Dubai: Going by the Indian stock markets, Prime Minister Modi is set to score a win on May 23.
“Rich market multiples suggest that markets are expecting a Modi win, which is likely to prompt a move towards our upside scenario of 11,800 for the Nifty,” said Gautam Chhaochharia, Head of India Research at UBS. “Any disappointment at the outcome of the elections, however, could lead to a sell-off.”
The Nifty index traded at 11,170.50 on Thursday.
The stock market has gained nearly 3 per cent since January 1 and surged 6 per cent in the last year. And this rally has been fuelled by foreign fund inflows than domestic. Foreign institutions have invested $9.7 billion in the year so far compared to an outflow of $4.5 billion last year. Domestic institutions, which were big bulls last year with an inflow of $16 billion, have been net sellers and reduced their exposure by $2.4 billion.
What of likely sentiments once the results come in and a new government steps in? “Post the initial euphoric reaction to the actual election outcome, market focus will subsequently shift towards economic fundamentals, policies, corporate earnings, etc and here we see some optimism from a medium term perspective,” Nitin Jain, principal fund manager at Kotak Mahindra (UK).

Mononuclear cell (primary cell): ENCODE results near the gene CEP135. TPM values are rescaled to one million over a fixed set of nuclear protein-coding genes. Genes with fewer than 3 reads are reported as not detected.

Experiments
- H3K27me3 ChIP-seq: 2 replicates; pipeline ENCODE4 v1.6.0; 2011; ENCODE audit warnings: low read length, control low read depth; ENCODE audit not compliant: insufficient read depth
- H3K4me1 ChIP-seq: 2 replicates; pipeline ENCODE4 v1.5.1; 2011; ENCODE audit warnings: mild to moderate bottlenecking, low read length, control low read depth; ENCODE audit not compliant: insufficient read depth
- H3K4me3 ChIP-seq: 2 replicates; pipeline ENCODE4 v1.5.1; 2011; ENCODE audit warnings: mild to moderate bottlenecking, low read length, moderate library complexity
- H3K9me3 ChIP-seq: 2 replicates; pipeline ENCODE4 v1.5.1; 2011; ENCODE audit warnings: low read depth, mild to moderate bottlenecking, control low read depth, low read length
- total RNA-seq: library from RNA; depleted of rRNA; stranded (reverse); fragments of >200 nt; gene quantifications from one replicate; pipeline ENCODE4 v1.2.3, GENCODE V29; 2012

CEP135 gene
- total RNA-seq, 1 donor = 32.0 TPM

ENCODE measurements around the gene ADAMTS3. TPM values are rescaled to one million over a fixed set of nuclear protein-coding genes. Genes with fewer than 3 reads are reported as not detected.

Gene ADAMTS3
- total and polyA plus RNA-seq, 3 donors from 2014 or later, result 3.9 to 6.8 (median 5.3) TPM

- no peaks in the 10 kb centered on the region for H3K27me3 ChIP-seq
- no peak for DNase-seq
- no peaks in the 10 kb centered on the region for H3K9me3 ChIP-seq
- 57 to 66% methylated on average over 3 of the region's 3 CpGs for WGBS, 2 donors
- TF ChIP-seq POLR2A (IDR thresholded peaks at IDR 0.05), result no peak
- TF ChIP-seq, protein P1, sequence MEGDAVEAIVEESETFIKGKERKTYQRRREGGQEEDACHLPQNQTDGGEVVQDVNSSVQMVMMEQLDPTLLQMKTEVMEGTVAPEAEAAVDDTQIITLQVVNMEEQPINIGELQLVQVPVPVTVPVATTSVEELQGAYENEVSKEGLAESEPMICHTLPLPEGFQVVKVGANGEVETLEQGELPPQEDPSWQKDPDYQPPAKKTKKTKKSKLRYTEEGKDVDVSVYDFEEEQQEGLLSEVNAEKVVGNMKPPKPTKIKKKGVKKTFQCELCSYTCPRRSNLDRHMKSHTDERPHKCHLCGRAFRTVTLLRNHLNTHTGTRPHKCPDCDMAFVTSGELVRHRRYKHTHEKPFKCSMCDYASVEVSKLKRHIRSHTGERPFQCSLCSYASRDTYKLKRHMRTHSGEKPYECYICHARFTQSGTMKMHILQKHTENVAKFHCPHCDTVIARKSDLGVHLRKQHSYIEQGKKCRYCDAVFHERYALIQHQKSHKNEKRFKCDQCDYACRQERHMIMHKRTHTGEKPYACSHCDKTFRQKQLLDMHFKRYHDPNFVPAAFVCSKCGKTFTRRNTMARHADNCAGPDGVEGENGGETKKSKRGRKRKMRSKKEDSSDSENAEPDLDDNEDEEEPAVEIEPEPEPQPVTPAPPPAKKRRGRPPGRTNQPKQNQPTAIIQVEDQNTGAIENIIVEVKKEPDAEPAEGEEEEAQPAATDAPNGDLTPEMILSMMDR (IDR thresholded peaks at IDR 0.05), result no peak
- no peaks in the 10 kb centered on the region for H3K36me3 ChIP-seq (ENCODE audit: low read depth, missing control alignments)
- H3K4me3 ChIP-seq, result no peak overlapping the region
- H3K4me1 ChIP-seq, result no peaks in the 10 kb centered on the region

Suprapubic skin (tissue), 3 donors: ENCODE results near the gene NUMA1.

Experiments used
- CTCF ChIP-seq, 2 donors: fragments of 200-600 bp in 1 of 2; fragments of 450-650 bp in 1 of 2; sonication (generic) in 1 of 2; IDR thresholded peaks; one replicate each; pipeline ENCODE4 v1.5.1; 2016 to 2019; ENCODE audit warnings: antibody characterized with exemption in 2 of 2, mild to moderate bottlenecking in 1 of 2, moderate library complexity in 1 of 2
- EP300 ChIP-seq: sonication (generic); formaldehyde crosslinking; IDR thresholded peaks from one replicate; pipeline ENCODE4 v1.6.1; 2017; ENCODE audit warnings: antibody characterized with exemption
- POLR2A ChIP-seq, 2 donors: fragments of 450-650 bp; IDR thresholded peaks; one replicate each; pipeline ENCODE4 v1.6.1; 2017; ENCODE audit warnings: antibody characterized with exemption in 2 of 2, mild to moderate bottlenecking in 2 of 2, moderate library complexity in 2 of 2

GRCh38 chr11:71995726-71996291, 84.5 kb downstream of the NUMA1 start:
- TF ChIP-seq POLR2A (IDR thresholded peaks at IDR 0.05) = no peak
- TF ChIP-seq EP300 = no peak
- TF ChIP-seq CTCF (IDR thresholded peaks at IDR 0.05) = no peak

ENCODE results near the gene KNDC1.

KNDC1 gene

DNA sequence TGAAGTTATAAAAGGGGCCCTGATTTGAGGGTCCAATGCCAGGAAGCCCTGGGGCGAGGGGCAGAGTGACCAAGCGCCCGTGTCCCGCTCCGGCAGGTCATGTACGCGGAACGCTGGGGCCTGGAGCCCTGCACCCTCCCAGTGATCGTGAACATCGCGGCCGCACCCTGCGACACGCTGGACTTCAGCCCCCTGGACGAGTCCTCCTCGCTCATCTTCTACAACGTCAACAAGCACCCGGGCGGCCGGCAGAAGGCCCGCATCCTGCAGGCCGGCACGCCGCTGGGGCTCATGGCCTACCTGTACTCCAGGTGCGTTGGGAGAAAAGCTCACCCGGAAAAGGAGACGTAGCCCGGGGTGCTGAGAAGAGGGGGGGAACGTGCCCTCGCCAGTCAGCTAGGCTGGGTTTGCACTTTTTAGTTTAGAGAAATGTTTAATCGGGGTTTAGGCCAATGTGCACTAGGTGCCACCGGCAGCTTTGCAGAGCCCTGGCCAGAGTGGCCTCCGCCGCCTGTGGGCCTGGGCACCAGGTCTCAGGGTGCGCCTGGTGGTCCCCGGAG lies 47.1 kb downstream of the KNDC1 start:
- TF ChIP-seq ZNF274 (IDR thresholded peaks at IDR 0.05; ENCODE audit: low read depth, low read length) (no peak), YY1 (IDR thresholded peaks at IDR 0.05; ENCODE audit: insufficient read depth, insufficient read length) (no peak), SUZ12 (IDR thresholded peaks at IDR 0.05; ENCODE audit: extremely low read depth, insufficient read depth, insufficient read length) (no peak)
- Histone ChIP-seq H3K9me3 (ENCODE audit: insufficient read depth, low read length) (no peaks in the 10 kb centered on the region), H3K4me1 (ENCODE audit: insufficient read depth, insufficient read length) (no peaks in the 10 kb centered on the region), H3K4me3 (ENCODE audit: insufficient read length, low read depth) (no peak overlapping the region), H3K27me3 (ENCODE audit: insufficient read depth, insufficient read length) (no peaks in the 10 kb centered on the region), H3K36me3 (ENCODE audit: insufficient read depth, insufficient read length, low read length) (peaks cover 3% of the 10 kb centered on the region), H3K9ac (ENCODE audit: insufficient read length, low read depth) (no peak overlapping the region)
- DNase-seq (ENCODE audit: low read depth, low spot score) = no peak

But new investors should be cautious. “Today, the risk-reward scenario is very unattractive,” said Chhaochharia. “The scope for fiscal slippage and/or a negative growth surprise, along with the possibility of an underwhelming reform agenda, has the potential to weigh upon markets post elections.
“The headline earnings recovery from the outcome of the election has already been priced in, leaving little room for upside. We recommend investors to avoid being overly aggressive today, wait for a correction, and enter the market at better valuations.”
There might be opportunities in medium-cap stocks, which has lagged in terms of performance.
“Mid-cap stocks are trading at reasonable valuations,” said Jain. “While we have seen a sharp move up in recent weeks, we will potentially have some more upside from potential PE multiple expansion of the mid-market segment over the next few quarters.”
The BSE mid-cap index has shed 12 per cent in the past one year compared to a 6 per cent gain in large-cap stocks.